“The petition hereby showeth that your petitioner being a baptized Mulatto descended by the mother of Christian Race as appears from the evidence of her said mother is ready to provide as well as other testimony’s if need be to confirm the same, and being arrived to the age of thirty one years the 11 day of August 1715, at the time she supposes the servitude imposed in such unhappy issue, expires. They humbly pray the benefit by Law allowed to those in her unhappy circumstances and that she may accordingly receive a free manumission from the said servitude which hand-scribed evidence mentioned in ye petition follows, in the words of her mother.”

“I Mary Davis of Richard Davis, of Mark Lane in the City of London in England where I was born do give this Bible unto my son Thomas, begotten in wedlock on my body by a Negroe called Dominggoe, once a servant to Joseph Tilley of Hunting Creek in Calvert County where I was married to him…. that you may know she my said daughter came of a Christian race by her mother, a true copy take out of the aforesaid Bible.”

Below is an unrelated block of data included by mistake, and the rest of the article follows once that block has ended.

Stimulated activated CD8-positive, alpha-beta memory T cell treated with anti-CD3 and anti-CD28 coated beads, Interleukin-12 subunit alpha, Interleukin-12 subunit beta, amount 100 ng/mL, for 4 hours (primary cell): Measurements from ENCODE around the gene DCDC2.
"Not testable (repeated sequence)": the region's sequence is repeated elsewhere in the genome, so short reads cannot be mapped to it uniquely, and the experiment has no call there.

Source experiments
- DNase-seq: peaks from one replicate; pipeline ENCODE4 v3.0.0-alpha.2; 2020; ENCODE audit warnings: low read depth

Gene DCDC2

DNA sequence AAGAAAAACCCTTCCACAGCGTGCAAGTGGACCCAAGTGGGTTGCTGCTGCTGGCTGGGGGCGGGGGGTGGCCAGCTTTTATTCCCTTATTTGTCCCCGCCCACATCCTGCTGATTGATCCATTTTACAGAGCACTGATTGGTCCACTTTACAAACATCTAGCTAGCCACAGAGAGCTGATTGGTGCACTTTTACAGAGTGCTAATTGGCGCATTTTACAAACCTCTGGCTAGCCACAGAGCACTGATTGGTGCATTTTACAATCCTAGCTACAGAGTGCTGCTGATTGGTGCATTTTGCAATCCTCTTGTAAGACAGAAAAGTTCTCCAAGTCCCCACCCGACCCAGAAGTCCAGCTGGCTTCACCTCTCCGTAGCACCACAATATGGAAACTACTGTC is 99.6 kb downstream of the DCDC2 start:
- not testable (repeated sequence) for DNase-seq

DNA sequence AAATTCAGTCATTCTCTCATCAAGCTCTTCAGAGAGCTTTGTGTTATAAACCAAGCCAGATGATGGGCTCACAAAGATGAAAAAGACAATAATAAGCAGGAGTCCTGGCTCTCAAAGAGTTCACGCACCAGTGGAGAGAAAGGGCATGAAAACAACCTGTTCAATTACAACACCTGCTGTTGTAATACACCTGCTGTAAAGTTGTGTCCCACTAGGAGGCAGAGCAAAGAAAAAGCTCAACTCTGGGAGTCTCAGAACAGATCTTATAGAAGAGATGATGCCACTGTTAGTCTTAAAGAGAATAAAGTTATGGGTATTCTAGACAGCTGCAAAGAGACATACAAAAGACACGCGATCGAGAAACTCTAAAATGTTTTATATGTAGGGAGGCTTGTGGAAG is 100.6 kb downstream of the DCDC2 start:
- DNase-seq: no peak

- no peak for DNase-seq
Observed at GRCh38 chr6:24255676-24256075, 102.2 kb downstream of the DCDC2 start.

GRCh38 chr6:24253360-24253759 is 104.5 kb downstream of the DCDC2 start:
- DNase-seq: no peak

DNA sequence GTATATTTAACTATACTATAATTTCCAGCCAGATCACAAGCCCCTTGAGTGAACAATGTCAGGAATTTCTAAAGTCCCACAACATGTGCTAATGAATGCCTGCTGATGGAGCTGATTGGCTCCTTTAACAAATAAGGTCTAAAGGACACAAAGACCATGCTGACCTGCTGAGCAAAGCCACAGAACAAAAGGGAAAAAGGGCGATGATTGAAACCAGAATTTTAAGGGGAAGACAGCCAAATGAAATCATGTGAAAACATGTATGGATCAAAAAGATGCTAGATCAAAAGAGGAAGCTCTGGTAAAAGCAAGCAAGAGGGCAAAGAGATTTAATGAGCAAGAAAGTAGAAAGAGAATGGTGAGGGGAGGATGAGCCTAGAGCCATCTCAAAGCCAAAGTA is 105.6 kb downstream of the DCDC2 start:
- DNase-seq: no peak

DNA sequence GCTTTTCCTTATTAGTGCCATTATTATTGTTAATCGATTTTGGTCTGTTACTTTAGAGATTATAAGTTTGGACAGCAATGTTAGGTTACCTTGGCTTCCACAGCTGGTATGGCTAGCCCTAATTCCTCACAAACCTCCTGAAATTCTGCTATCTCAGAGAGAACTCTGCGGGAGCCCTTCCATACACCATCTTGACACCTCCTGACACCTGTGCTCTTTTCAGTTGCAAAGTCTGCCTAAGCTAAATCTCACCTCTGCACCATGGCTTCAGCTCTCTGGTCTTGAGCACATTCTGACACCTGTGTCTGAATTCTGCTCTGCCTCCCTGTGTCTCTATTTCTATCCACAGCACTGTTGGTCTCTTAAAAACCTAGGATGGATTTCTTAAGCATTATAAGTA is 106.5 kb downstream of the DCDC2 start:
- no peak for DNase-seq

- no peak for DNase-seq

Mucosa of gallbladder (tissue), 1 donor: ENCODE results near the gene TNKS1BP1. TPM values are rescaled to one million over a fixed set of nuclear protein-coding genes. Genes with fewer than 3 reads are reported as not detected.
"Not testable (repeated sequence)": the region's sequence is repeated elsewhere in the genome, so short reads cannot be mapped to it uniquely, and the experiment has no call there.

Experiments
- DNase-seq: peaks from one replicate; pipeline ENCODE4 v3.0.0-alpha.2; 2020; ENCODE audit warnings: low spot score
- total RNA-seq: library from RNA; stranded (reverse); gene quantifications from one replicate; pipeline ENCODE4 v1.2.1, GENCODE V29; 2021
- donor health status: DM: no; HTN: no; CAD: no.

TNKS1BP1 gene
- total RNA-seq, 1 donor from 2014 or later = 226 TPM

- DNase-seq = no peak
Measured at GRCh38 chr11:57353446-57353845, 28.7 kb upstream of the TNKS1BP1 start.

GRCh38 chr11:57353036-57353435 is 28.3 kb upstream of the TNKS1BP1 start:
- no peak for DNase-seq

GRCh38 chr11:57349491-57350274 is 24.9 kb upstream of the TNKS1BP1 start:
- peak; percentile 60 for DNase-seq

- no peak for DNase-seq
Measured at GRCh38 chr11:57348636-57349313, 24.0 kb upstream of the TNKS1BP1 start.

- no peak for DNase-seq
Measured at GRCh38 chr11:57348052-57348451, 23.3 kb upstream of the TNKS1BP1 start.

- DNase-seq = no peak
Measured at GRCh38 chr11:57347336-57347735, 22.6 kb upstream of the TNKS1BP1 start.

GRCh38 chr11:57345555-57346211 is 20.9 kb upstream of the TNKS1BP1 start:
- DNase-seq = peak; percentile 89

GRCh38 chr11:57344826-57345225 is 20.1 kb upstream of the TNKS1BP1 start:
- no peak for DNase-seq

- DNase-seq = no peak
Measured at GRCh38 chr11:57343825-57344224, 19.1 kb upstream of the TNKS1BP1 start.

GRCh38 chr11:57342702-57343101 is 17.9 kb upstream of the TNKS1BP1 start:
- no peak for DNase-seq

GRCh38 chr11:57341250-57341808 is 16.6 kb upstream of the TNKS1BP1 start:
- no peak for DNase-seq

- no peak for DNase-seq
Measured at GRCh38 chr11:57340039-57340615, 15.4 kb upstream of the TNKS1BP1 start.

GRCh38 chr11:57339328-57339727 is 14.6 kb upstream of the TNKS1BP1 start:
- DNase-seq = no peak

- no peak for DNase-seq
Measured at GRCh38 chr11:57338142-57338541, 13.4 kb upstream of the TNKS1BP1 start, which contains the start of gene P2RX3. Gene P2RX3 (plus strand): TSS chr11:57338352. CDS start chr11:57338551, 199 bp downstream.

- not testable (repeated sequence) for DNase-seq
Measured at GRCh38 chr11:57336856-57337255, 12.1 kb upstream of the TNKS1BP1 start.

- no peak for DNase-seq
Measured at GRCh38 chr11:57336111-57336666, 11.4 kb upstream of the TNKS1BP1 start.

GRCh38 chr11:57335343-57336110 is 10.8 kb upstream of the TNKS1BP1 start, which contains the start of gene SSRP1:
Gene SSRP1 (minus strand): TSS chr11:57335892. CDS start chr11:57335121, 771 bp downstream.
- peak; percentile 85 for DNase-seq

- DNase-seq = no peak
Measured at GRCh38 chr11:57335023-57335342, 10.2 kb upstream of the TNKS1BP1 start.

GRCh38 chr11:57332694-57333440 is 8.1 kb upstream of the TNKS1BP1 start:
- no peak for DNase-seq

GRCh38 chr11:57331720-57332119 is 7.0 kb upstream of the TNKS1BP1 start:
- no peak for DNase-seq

What Mary really said was she had come to love and marry a former slave, entered into holy wedlock because of their love for one another and gave birth to two free children. Or so they thought.

On the 8th day of November, in the year of our Lord, 1716, the decision of the Court was read:

“Mature deliberation It is thereupon considered by the Justices that the said Rose the Mulatto and the petitioner aforesaid, serve during LIFE as a slave and that her master, Mr. Henry Darnall pay court fees.”

Rose Davis was one of many family members who could not be rescued from slavery, even in accordance with the laws.